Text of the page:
Developer Bart Blatstein's latest Northern Liberties project, the Arrow Swim Club, unveiled itself two weeks ago. An impressive reimagining of a deteriorating factory on Germantown Avenue across from the Piazza at Schmidt's, the space is resolutely urban both in its materials and in the way it embraces its setting.
"When Bart showed me this 1920s building and said, 'what do you think about ripping off the roof and putting a pool in here?', I thought he was a bit crazy," says Chris Sheffield, principal of the East Kensington-based design firm, SLDesign.
It proved a smart idea, allowing the bulk of the club to be exposed to the sky and surrounding buildings.
Confronted by a "mess," Sheffield has made the best of what was left of the building — formerly occupied by the Arrow Screw Company — and enhanced it with pseudo-industrial touches, like an astroturf-clad sundeck that resembles a catwalk.
"There weren't as many original features left as I might have hoped for," he says. "Where we could, though, we took advantage of what's there."
That includes incorporating a yellow I-Beam, a hulking fire door, and some wood trusses. So little history of the building remained, Sheffield says, that there weren't even any photos to go on. "We decided to look toward a completely different set of references," he adds.
Urban funk —the bar is backed by a wall scrawled (neatly) with graffiti that reads "Magnificent" and "Awesome" — blends with luxe. The roughness of the brick exterior and the newly-poured concrete slabs are offset by a preponderance of solid Balinese teak and luxe touches in the cabanas like 32" flat screen televisions and iPod docks.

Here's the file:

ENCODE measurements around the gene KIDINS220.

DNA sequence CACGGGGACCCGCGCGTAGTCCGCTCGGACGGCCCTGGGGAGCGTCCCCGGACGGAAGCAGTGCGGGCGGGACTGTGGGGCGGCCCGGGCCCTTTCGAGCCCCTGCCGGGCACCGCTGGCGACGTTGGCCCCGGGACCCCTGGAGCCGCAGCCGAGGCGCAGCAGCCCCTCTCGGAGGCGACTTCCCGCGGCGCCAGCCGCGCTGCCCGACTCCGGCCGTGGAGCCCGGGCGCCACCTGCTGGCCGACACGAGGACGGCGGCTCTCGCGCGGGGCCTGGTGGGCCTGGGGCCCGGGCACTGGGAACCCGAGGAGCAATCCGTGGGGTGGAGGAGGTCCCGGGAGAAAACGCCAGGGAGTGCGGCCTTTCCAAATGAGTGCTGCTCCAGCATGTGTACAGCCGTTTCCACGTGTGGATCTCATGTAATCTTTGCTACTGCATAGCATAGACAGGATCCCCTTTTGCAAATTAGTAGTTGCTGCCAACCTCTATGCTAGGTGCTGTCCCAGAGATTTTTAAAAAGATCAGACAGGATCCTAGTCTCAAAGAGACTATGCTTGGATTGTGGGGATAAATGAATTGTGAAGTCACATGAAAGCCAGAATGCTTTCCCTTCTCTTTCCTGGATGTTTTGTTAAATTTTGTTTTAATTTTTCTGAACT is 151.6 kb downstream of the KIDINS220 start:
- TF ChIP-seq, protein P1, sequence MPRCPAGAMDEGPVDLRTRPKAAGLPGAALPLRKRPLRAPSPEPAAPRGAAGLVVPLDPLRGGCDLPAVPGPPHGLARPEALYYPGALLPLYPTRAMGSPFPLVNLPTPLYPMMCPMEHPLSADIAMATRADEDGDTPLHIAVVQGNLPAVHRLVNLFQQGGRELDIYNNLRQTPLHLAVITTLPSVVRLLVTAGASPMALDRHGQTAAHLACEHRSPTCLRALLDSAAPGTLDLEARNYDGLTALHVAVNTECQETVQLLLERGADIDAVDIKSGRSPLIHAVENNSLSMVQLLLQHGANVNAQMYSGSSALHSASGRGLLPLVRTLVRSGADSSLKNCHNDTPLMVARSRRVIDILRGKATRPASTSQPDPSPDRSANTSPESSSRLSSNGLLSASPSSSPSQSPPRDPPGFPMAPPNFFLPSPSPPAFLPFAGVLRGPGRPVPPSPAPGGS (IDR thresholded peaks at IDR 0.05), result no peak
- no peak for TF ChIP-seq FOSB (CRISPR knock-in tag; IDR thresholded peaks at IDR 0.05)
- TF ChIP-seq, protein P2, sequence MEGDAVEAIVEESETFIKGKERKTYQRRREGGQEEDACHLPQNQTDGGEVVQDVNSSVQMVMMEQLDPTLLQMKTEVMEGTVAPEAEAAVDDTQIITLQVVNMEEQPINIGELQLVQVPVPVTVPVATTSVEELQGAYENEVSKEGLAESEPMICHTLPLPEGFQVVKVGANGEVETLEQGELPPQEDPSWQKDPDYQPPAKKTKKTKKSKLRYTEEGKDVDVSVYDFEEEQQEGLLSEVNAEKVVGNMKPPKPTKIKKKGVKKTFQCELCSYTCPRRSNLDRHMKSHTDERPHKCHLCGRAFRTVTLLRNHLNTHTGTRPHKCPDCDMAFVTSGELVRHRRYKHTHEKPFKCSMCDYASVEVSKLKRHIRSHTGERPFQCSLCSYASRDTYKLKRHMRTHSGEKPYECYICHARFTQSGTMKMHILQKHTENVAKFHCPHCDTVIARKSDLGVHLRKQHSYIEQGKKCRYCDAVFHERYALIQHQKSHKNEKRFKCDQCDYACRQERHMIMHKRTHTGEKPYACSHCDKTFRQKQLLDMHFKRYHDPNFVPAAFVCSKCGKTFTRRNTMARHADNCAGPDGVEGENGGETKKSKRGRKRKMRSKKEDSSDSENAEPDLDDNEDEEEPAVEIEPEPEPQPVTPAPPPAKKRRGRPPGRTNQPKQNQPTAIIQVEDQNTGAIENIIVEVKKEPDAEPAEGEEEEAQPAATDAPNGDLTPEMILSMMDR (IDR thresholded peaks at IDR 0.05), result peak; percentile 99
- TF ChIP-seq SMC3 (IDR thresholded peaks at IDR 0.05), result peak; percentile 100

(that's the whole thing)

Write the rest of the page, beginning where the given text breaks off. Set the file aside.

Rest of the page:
Rather than go with turquoise and tiles for an expected Caribbean/Tiki motif, the designer has chosen a more earthy Southwestern look, complete with graphic Aztec patterns. "We wanted to signal a fantasy experience, while challenging people's notions of 'fun in the sun,'" Sheffield says.
Purporting to be the "first of its kind in the nation," the club is open to members only, and they must be over 21-years-of-age. (And under 40, perhaps? as the crowd at a recent preview party suggested.)
The pool's relatively small size (1,400 square feet, with depths no more than 4 1/2-feet, and no lap lanes) has some folks grumbling, but clearly this space is more about the scene than about the swim — to be expected since the pool is co-owned by Blatstein's public relations consultant, Nicole Cashman.
For the hoi polloi, a restaurant and accompanying patio, are open to the public, although members have seating priority. Memberships are $1,000 for a season that runs through mid-October.